The German branch of Ford brought one C100 to 1000km of Monza, the opening race of the World Endurance: Winkelhock, Ludwig and Marc Surer divided the wheel of car number “02″, although at first the Ford had written a second car (with chassis number “03″) to Surer and Klaus Niedzwiedz.

The C100 retreated once again, this time because of an overheating after 18 laps. Ludwig then jumped the DRM race at the Nð²¢µrgring, Surer and Niedzwiedz jumped both the 1000km of Silverstone, while Winkelhock and Ludwig took part in this race, completing a first run with the C100: eighth overall and fifth among the cars of the Group C. The same couple retired again at the 1000km of the Nð²¢µrgring due to a rupture of the differential after 31 laps, coming comiunque classified in twentieth position.

The 24 Hours of Le Mans in 1982 proved even less fruitful: the three entered cars from Ford, only two competed, with Surer and Ludwig to the chassis rail and Winkelhock # 04 and # 03 Niedzwiedz on the frame, but both withdrew for electrical trouble after 71 and 67 laps respectively. At the next race at the Norisring DRM Winkelhock and Ludwig drove the two cars entered, with the first one who got the first podium of C100 placing second behind the Porsche 956 of Jochen Mass, while the second came eighth with two laps down.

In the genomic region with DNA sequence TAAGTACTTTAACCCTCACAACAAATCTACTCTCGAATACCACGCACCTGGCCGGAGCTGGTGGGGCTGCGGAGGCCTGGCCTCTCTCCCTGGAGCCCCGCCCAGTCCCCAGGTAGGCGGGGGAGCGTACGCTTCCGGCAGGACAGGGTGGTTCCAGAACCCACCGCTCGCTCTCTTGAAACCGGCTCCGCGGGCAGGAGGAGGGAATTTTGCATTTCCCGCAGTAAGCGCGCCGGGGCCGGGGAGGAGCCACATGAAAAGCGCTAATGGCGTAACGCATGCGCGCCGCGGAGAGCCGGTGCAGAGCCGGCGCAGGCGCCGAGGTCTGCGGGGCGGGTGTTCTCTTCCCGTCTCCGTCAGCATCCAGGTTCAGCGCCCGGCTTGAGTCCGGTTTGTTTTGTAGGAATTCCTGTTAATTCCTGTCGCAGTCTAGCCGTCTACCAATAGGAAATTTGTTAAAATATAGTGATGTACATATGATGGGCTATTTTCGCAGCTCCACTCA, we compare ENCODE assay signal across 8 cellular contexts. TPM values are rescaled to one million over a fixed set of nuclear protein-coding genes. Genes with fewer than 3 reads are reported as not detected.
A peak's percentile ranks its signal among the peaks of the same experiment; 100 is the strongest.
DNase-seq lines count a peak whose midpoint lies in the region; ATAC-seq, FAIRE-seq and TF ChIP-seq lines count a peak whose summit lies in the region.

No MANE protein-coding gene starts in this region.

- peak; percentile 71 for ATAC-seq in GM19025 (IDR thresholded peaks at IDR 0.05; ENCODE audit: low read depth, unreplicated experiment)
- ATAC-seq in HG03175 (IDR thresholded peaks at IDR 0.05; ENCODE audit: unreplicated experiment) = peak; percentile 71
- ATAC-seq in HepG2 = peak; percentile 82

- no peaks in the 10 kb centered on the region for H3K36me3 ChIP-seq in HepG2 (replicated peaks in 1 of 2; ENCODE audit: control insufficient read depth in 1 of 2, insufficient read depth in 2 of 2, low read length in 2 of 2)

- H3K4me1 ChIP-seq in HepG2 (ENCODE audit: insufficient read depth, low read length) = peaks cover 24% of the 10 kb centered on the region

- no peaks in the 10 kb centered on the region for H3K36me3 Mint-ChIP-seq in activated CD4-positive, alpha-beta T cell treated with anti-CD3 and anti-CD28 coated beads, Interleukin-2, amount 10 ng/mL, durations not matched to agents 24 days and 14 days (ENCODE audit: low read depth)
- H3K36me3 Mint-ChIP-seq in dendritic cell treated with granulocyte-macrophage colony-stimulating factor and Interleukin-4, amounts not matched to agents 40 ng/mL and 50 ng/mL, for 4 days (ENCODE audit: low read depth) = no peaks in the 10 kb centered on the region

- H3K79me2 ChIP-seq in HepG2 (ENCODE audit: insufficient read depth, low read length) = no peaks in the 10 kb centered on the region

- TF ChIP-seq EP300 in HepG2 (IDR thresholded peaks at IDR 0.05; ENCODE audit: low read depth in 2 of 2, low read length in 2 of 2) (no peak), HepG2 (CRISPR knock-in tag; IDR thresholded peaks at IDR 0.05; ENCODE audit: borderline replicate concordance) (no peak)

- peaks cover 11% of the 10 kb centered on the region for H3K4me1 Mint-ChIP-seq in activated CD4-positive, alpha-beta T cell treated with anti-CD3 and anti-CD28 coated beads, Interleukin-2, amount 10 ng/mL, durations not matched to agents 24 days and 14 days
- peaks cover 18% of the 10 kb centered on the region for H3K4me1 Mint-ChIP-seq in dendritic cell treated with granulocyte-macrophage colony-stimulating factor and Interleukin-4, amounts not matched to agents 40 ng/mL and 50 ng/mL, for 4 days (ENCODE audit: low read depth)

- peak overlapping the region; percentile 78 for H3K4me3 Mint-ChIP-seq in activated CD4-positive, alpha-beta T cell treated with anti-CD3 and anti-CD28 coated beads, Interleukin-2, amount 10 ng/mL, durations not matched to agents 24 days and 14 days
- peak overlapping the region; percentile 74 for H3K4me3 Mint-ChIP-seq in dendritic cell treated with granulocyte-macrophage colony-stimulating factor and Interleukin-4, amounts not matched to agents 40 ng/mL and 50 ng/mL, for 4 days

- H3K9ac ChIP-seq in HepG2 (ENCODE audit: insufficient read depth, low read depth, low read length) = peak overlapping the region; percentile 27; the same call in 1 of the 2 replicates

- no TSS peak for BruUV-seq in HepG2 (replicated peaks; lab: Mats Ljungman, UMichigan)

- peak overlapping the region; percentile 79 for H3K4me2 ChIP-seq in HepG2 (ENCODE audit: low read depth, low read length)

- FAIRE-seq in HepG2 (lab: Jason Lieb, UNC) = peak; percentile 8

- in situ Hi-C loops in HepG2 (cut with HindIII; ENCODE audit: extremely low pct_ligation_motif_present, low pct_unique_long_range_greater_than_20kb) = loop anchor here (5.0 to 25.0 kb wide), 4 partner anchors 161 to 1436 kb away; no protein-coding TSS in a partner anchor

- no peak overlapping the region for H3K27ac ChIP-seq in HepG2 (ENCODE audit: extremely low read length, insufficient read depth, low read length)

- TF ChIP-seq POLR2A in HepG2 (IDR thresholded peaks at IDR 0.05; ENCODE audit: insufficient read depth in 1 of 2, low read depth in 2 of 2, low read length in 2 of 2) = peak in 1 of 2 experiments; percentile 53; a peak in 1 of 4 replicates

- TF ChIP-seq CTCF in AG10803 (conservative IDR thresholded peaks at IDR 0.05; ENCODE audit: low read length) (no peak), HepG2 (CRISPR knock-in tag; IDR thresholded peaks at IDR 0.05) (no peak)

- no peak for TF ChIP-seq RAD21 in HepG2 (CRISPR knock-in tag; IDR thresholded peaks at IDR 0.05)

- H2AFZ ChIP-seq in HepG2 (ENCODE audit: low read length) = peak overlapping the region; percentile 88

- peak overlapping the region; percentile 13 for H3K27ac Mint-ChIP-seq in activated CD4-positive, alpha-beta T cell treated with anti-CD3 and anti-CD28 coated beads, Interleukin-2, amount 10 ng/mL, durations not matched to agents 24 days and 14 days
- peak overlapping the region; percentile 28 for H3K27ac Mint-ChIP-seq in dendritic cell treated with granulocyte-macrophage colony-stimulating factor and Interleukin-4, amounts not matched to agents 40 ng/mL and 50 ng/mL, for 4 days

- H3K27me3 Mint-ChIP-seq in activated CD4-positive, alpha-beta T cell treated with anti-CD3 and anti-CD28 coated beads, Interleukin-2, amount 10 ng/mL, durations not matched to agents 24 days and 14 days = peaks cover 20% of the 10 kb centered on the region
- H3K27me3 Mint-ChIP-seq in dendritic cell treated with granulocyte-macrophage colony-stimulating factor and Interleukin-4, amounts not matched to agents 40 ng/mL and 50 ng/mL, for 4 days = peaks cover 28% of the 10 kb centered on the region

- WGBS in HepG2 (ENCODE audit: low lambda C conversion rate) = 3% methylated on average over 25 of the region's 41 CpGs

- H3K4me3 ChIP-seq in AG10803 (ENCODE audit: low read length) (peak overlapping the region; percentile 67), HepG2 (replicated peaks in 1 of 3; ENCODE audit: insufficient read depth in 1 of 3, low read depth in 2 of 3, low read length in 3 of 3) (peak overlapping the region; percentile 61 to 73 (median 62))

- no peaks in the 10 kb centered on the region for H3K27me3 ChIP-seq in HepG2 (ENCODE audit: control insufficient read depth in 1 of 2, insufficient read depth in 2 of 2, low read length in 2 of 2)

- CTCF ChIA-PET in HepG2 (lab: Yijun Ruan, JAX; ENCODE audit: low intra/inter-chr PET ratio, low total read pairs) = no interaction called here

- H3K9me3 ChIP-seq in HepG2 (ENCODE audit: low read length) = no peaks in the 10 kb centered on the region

At the next race held Hockenheimring, Ludwig improved the result of team-mate ottenedo the first victory with nearly 5 seconds ahead of Zakspeed Capri Turbo Niedzwiedz, while Winkelhock had retired to ignition problems after 11 laps. At that point the DRM held the third race of the season at Hockenheim, where the transmission trouble Ludwig stopped after 28 laps.

The subsequent use of the C100 was in the world at the 1000km of Spa, where Surer and Ludwig piloted the car number “05″, with Winkelhock and Niedzwiedz in “03″, but once again both cars retired. The C100 was entered in the last race of the DRM 1982 again at the Nð²¢µrgring, where Ludwig led to the victory of pulling more than 37 seconds, the Ford Capri Niedzwiedz.

Ford ended the season by recording three cars at the 1000km of Brands Hatch: Surer, Ludwig and Winkelhock in the C100 “03″, Winkelhock and Niedzwiedz in “05″ and Jonathan Palmer and Desiree Wilson with the “04″. The American sportprototipo dominated qualifying, with the car Surer/Ludwig/Winkelhock in pole position and that of Winkelhock/Niedzwiedz to complete the first row; Lancia LC1 the two officers were slower than about two seconds, while the C100 Palmer/Wilson qualified eighth. After the couple Winkelhock/Niedzwiedz had been involved in an accident on lap four of the group, the other two cars ended the race with Palmer and Wilson in the fourth position (second class) and Surer/Ludwig/Winkelhock immediately behind them. At year end, Klaus Ludwig was the pilot of the C100 is better placed in the DRM, fourth with 83 points, which in the world, where he finished 39th with 11 points.

A separate merit the other cars, the Zakspeed always acquired in 1983 and which continued to change in order to maintain competitiveness, so as to rename them Zakspeed C1/4 and Zakspeed C1/8, depending on the number of cylinders of the engine used: with Klaus Niedzwiedz one of them made his league Interserie 1984.